• 1739 ~ Jan Krtitel Vanhal, composer
• 1754 ~ Franz Anton Hoffmeister, composer
• 1755 ~ Giovanni Battista Viotti, composer
1871 ~ Jules Emile Frédéric Massenet, French composer
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• 1845 ~ Gabriel Fauré, French composer and organist
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• 1871 ~ Daniel-Francois-Esprit Auber, French opera composer, died. He was best known for developing opera containing spoken as well as sung passages.
• 1884 ~ Czech composer Bedrich Smetana, composer of operas including “The Bartered Bride” and “The Brandenburgers in Bohemia”, died.
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• 1909 ~ Margaret Harshaw, American opera singer and voice teacher
• 1921 ~ (Otis W.) Joe Maphis, Country singer with wife, Rose Lee
• 1928 ~ Burt Bacharach, American pianist and Oscar-winning composer. With Hal David, Raindrops Keep Fallin’ on My Head, Tony award for score for Promises, Promises; What the World Needs Now, Walk on By, Close to You, I Say a Little Prayer, Do You Know the Way to San Jose? Oscar-winning team with his wife, Carol Bayer Sager
• 1943 ~ David Walker, Keyboards with Gary Lewis & The Playboys
• 1946 ~ Ian McLagan, Keyboards
• 1955 ~ Gisele MacKenzie played a singer on the NBC-TV program, Justice. She introduced her soon-to-be hit song, Hard to Get. The song went to number four on the Billboard pop music chart by September.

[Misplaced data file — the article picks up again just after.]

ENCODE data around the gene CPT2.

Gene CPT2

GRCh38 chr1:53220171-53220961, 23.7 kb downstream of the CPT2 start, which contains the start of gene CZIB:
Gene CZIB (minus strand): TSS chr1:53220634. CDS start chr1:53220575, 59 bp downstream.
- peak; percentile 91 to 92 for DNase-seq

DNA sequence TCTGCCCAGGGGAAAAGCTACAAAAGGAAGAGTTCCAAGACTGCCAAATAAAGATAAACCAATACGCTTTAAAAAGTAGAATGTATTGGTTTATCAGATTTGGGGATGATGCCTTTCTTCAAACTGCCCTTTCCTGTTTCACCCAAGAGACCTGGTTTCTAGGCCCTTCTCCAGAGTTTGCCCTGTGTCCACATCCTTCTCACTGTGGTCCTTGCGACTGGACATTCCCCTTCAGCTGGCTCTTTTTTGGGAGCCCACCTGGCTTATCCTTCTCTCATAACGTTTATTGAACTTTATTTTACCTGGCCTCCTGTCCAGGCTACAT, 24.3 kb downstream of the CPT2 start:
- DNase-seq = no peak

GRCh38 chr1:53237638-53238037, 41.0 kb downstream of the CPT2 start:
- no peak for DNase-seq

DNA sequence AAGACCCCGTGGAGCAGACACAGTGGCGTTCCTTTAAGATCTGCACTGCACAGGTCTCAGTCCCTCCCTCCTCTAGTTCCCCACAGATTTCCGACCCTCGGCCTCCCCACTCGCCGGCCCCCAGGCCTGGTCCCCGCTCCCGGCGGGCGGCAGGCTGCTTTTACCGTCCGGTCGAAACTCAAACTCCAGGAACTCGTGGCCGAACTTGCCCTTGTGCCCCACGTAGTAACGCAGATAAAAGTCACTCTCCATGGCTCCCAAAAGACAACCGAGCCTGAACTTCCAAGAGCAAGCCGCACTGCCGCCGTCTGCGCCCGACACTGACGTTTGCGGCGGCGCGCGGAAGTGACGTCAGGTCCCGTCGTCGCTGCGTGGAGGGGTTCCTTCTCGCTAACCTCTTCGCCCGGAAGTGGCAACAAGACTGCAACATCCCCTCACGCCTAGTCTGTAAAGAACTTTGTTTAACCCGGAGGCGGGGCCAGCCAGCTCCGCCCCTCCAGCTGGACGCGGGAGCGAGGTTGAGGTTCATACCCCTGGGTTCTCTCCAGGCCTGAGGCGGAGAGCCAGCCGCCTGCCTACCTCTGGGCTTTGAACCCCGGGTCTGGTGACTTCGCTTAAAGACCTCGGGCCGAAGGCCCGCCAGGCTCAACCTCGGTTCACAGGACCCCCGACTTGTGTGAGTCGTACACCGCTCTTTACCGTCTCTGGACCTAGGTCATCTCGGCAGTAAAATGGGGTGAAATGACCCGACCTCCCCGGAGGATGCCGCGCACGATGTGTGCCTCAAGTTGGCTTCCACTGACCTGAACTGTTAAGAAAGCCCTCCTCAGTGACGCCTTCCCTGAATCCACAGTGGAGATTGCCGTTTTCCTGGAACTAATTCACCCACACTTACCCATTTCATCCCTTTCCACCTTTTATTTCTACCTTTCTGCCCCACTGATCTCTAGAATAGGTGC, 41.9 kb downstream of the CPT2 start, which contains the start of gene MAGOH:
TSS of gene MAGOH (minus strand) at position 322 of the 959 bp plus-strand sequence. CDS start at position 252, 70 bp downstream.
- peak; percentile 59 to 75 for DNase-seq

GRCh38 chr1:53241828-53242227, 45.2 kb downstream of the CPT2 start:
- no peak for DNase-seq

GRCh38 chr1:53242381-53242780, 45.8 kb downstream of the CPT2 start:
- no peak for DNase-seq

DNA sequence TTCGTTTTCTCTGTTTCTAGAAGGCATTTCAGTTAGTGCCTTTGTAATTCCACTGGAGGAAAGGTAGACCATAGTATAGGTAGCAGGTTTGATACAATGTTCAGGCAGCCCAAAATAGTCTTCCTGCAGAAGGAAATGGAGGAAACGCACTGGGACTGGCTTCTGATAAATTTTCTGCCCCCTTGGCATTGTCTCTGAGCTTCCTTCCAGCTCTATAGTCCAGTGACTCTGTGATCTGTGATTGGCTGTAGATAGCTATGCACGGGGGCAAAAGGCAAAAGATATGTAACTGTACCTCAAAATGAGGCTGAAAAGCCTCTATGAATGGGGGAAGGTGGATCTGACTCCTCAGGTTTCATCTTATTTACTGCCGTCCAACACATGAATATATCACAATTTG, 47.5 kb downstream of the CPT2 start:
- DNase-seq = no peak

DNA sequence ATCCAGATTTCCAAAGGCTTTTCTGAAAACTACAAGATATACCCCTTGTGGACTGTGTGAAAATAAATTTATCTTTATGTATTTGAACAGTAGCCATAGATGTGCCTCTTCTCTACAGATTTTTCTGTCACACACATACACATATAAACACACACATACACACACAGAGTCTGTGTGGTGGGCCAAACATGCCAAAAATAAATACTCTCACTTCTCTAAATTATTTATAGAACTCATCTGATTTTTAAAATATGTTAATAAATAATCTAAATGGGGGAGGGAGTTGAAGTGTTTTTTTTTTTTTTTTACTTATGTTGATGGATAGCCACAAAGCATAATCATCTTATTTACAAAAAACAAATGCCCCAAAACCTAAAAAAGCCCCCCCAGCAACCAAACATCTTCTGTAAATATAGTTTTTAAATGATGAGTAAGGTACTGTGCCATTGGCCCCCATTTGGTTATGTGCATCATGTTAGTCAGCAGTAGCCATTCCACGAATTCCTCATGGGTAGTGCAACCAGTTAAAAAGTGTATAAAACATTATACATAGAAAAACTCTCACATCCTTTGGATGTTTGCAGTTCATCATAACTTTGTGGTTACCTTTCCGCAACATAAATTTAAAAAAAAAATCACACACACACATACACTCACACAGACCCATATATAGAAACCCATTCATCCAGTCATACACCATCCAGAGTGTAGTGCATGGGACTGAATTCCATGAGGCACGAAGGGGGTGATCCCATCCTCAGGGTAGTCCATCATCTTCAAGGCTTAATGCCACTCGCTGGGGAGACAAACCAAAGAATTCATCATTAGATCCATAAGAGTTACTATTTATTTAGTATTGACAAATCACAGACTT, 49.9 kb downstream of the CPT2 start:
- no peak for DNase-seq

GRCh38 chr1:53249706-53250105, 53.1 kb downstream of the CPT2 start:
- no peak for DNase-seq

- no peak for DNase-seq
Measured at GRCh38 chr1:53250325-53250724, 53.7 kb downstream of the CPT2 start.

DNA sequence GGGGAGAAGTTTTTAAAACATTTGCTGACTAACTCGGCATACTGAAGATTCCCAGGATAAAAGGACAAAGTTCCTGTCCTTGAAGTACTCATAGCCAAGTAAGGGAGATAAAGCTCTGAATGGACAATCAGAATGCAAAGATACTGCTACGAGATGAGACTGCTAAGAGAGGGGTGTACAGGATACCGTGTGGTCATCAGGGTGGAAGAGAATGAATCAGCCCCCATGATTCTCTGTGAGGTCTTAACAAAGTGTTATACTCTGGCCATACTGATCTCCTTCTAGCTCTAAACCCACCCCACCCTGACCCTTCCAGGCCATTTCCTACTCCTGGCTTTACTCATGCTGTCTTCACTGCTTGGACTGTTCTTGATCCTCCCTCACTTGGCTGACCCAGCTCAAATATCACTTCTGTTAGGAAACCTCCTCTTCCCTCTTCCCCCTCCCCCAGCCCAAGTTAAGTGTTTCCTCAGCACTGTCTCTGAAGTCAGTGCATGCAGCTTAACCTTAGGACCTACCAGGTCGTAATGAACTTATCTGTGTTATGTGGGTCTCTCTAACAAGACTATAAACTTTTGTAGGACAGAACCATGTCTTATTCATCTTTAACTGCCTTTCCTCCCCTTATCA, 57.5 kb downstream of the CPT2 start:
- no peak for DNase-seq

• 1971 ~ The Rolling Stones’ Mick Jagger married Bianca Perez Morena de Macias.
• 1977 ~ The Eagles earned a gold record for the hit, Hotel California. The award was the second of three gold record singles for the group. The other million sellers wereNew Kid in Town and Heartache Tonight. Two number one songs by The Eagles — Best of My Love and One of These Nights — didn’t quite make the million-seller mark.
• 1985 ~ Lionel Richie received an honorary Doctor of Music degree from Tuskegee Institute in Alabama (his alma mater). Richie had put 14 hits on the pop charts in the 1980s, including one platinum smash, Endless Love (with Diana Ross) and four gold records (Truly, All Night Long, Hello and Say You, Say Me). All but one song (Se La) of the 14 charted made it to the top ten.
• 2001 ~ Perry Como, the crooning baritone barber famous for his relaxed vocals, cardigan sweaters and television Christmas specials, died after a lengthy illness. He was 87.
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